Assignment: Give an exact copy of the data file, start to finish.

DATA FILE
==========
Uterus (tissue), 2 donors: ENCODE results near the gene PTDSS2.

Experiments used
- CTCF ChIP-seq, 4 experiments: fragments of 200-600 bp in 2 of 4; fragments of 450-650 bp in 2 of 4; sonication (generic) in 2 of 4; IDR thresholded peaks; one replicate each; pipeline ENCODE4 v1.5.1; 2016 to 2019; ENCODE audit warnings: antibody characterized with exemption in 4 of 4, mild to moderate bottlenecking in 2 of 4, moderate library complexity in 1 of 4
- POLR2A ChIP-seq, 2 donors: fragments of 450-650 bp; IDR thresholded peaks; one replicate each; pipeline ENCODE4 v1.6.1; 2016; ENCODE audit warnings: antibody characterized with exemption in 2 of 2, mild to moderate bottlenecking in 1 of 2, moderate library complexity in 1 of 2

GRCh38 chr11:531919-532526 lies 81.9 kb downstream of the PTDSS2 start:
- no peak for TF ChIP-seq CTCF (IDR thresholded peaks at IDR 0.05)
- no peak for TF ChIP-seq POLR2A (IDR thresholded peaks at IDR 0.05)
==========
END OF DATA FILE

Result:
Uterus (tissue), 2 donors: ENCODE results near the gene PTDSS2.

Experiments used
- CTCF ChIP-seq, 4 experiments: fragments of 200-600 bp in 2 of 4; fragments of 450-650 bp in 2 of 4; sonication (generic) in 2 of 4; IDR thresholded peaks; one replicate each; pipeline ENCODE4 v1.5.1; 2016 to 2019; ENCODE audit warnings: antibody characterized with exemption in 4 of 4, mild to moderate bottlenecking in 2 of 4, moderate library complexity in 1 of 4
- POLR2A ChIP-seq, 2 donors: fragments of 450-650 bp; IDR thresholded peaks; one replicate each; pipeline ENCODE4 v1.6.1; 2016; ENCODE audit warnings: antibody characterized with exemption in 2 of 2, mild to moderate bottlenecking in 1 of 2, moderate library complexity in 1 of 2

GRCh38 chr11:531919-532526 lies 81.9 kb downstream of the PTDSS2 start:
- no peak for TF ChIP-seq CTCF (IDR thresholded peaks at IDR 0.05)
- no peak for TF ChIP-seq POLR2A (IDR thresholded peaks at IDR 0.05)